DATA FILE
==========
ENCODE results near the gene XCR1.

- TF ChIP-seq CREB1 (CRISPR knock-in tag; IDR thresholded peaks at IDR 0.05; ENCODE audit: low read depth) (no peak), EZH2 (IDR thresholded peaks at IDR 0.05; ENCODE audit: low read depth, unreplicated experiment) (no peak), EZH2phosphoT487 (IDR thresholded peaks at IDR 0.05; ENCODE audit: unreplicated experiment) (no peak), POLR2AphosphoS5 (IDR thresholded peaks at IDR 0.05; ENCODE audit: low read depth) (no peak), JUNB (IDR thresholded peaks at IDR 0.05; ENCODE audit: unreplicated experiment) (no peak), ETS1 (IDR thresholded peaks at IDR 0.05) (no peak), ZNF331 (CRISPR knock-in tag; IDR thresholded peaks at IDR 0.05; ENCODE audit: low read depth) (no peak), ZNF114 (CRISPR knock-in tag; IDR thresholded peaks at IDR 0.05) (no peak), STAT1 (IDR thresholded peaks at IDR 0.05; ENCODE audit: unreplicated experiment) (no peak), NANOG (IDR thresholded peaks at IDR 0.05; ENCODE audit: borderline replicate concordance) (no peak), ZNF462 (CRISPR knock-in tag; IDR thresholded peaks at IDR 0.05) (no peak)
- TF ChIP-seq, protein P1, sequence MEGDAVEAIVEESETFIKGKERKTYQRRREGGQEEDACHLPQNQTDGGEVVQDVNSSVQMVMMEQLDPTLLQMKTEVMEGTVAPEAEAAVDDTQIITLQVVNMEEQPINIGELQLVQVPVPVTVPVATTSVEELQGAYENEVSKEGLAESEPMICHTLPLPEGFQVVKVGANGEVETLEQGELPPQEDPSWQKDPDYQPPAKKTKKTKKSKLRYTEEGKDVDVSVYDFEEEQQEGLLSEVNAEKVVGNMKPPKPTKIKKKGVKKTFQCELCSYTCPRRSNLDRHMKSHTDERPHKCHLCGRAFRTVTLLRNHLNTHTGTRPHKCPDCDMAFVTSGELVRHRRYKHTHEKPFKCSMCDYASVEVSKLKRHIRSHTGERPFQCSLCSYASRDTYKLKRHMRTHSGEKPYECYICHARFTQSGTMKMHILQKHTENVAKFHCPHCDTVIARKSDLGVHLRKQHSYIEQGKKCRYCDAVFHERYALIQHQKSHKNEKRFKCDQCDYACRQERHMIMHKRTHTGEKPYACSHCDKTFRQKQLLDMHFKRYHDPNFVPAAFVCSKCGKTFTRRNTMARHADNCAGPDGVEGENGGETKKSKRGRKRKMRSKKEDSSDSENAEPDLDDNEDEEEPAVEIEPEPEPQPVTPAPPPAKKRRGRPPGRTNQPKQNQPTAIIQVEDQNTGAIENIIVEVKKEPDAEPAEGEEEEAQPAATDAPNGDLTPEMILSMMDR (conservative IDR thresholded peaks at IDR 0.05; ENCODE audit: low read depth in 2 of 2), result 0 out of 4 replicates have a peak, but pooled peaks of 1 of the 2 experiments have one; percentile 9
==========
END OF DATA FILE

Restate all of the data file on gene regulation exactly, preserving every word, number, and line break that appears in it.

ENCODE results near the gene XCR1.

- TF ChIP-seq CREB1 (CRISPR knock-in tag; IDR thresholded peaks at IDR 0.05; ENCODE audit: low read depth) (no peak), EZH2 (IDR thresholded peaks at IDR 0.05; ENCODE audit: low read depth, unreplicated experiment) (no peak), EZH2phosphoT487 (IDR thresholded peaks at IDR 0.05; ENCODE audit: unreplicated experiment) (no peak), POLR2AphosphoS5 (IDR thresholded peaks at IDR 0.05; ENCODE audit: low read depth) (no peak), JUNB (IDR thresholded peaks at IDR 0.05; ENCODE audit: unreplicated experiment) (no peak), ETS1 (IDR thresholded peaks at IDR 0.05) (no peak), ZNF331 (CRISPR knock-in tag; IDR thresholded peaks at IDR 0.05; ENCODE audit: low read depth) (no peak), ZNF114 (CRISPR knock-in tag; IDR thresholded peaks at IDR 0.05) (no peak), STAT1 (IDR thresholded peaks at IDR 0.05; ENCODE audit: unreplicated experiment) (no peak), NANOG (IDR thresholded peaks at IDR 0.05; ENCODE audit: borderline replicate concordance) (no peak), ZNF462 (CRISPR knock-in tag; IDR thresholded peaks at IDR 0.05) (no peak)
- TF ChIP-seq, protein P1, sequence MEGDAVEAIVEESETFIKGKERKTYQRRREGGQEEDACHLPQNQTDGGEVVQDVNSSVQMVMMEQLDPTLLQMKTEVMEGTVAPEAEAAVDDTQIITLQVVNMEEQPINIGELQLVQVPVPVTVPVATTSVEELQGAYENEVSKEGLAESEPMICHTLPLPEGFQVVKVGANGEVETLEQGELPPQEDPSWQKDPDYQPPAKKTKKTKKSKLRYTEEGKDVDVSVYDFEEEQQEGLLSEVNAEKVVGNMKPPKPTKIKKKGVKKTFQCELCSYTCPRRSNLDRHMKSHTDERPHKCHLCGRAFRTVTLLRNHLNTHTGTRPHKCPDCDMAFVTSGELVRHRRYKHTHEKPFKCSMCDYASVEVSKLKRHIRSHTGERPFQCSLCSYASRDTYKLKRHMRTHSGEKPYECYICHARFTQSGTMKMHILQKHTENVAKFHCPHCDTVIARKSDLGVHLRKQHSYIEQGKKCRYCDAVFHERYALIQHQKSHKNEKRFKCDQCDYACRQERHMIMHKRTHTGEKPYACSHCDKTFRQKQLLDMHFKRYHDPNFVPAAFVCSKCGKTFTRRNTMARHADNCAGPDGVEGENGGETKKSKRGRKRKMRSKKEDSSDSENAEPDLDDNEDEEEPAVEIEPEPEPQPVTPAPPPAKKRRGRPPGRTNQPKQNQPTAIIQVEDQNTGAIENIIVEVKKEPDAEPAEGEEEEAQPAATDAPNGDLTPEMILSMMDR (conservative IDR thresholded peaks at IDR 0.05; ENCODE audit: low read depth in 2 of 2), result 0 out of 4 replicates have a peak, but pooled peaks of 1 of the 2 experiments have one; percentile 9